So much of what powers business relies on cloud technology. Recent statistics from the Cloud Industry Forum suggest that cloud adoption amongst UK organisations now stands at 88%. However, despite the clear trend towards cloud-based infrastructures, there are still key issues preventing enterprises from putting full faith into the cloud.
Namely, security and availability.
Unless businesses are willing to accept the large capital cost that comes with a totally private, on-premise cloud environment, they typically resort to a cloud connection over the public internet to access the flexibility and scale afforded by public cloud offerings like Amazon Web Services (AWS) or Microsoft Azure. However, this very approach is the key to the concerns that exist around putting critical information into the public cloud. In many cases, connecting to these services opens up security concerns, potentially putting businesses in breach of their own IT policies, as well as those of legislators. For smaller businesses in particular, the cost of lost data, coupled with fines and reputation damage, especially with GDPR on the horizon, means a breach could cripple business activity.
A similar concern is the latency and outage problems that come with over-the-internet connectivity to public cloud services. When using these solutions, businesses can’t choose the path their data traverses. There is always the risk of decreased throughput and increased data consumption charges – neither of which are conducive to a good worker or customer experience or to the business’s bottom line.
Put simply, businesses need a reliable route to the cloud – one which does not come accompanied with unexpected costs, unforeseen connectivity issues or lax security.
The cloud evolution
To understand the true benefits of private cloud connectivity, it’s essential to understand why it’s a necessary evolution of cloud, and why embracing cloud is vital in the first place.
The 2017 State of the Cloud report found that, on average, cloud users are running apps in four different clouds. And are likely to be experimenting with a further four. It shows us that businesses are increasingly comfortable with cloud computing and are beginning to understand exactly what works for them.
When defining a cloud strategy, businesses must recognise that it’s not just about the cloud itself. Instead it’s about the services that sit on top or alongside it that can have a drastic impact on overall performance. Clearly, the benefits and reach of cloud are wide-ranging. But there are five specific advantages of a private cloud connection:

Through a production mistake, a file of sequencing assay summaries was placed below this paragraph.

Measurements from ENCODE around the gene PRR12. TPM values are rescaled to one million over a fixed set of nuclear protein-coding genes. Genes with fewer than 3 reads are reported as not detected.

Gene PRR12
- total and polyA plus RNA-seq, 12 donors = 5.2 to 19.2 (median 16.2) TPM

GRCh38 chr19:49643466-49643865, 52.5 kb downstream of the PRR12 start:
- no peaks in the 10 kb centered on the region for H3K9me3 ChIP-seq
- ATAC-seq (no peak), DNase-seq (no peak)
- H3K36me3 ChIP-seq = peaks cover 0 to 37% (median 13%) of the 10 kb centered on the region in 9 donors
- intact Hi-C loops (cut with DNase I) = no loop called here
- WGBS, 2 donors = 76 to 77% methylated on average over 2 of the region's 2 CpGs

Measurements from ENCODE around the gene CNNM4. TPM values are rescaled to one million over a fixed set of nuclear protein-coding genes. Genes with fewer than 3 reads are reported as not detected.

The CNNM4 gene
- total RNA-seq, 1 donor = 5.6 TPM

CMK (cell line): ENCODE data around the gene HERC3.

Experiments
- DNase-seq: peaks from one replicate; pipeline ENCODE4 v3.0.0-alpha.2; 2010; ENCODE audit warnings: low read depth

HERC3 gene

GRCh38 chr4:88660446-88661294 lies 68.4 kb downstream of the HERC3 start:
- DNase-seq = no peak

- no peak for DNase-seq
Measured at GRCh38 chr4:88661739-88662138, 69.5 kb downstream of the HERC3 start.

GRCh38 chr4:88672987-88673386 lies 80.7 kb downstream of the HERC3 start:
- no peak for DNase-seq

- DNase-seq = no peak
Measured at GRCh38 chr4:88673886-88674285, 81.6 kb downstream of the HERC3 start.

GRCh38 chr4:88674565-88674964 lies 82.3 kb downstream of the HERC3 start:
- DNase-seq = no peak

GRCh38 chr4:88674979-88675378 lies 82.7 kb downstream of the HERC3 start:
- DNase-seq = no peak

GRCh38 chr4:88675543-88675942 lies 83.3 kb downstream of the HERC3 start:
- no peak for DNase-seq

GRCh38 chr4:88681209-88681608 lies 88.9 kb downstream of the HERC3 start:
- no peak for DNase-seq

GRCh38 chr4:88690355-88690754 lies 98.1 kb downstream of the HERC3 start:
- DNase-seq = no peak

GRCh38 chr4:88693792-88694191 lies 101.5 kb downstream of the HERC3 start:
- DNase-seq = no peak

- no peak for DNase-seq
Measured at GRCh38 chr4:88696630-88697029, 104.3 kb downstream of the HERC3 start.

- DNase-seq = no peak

- Operational agility which provides the ability to easily scale bandwidth up or down as required, enabling greater flexibility.
- Improved security thanks to the expertise that cloud providers can bring to bear and because cloud encourages businesses to develop strategic cloud plans.
- More efficient business continuity as cloud offers a more affordable alternative to costly infrastructure and expertise which businesses currently employ.
- Improved productivity as cloud computing enables users to work from any location and on any device enabling increased collaboration between members and teams while also providing the ability to access, edit, share and create documents without needing to be in the same room.
Make your public cloud work harder with better connectivity
With the advance of cloud technology and the many benefits associated with it, now is the time for businesses to review their IT strategies. Part of that will mean a move away from ageing, legacy equipment and a move towards cost-efficiencies and improvements in productivity with the flexibility that holistic cloud use can offer.
And herein lies the channel opportunity. The need for reliable, high-capacity access is untapped. It’s the missing link. Increasingly, vendors are offering a solution in the form of a private dedicated Ethernet connection to a chosen CSP via their core network, typically terming it as cloud connectivity solution or ‘Cloud Connect’. At the same time, they can enjoy fixed quarterly bills and no large outlays. Importantly, these business benefits are not contingent on using a particular service platform or cloud provider. It works for anyone, anywhere – substantially boosting the potential of the cloud.
Gartner suggests that by 2020 “Cloud Shift” will affect more than $1 Trillion in IT spending. Clearly, the financial clout behind cloud spending is not slowing down. So, businesses also need to give sufficient thought to how they actually get information to the cloud in the first place.